Last of the primary tracking items on this record was Vocals.
From an engineers perspective, tracking Vocals is both simple and challenging. It’s one mic positioned in front of the singers face, easy right? Well, not exactly. Vocals are by far the most scrutinised element of a song by the average public listener, and so careful attention should be taken to choose the correct mic for the singer’s voice, and then to make sure that the performance is enthralling and emotional.
This being said I had a limited mic selection and my experience coaching singers through sessions is not the most extensive. Lucky for me, The mic that I tried first, the NT2000, was perfect for Talia’s voice. Bright enough to compete in the tracks without much EQ at all, and not overly S-ey (A common problem when you put a bright mic in front of a singer with a bright voice).
When it came to coaching Talia through the session and making the most of her powerful voice I got outside help. I asked my friend Arno Terblanche to take the lead on the “Vocal Production” of the session while I focused on the recording, tone and the general running of ProTools.
Contrary to what I said in the previous post, I actually used a slightly different setup for tracking vocals. I replaced my interface with Arno’s Focusrite Scarlet 2i2 because it has a USB 3 connection and so it can run with lower latency.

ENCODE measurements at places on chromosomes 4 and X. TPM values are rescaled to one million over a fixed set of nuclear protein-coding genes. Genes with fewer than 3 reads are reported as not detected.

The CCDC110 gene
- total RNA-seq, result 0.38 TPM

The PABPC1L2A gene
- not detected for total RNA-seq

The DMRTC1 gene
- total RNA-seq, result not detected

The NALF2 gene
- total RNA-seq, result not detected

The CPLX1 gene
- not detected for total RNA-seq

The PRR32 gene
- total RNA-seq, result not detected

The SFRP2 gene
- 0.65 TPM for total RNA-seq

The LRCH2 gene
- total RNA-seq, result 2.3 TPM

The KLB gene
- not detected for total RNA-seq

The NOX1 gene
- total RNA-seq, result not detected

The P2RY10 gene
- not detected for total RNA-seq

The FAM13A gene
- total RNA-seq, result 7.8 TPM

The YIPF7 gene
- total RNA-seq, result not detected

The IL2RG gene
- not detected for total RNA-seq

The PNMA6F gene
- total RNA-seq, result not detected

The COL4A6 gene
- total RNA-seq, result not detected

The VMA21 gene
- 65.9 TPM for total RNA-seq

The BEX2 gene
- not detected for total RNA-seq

We set up a makeshift vocal booth in the room we were using by standing two mattresses in a corner and placing the mic between them. This helped control the sound of the room (which is very live) and meant that we got a nice dry vocal sound which I was very happy with.
With Arno’s help, Talia’s performance was top notch, totally doing justice to her well-written songs.
We decided not to do any harmonies or doubles, so as to allow her voice to stand tall and strong in the tracks.
Overall I was very happy with how the vocal tracking went and (perhaps for better or for worse) there was no significant mistake that I had to learn from on this session.
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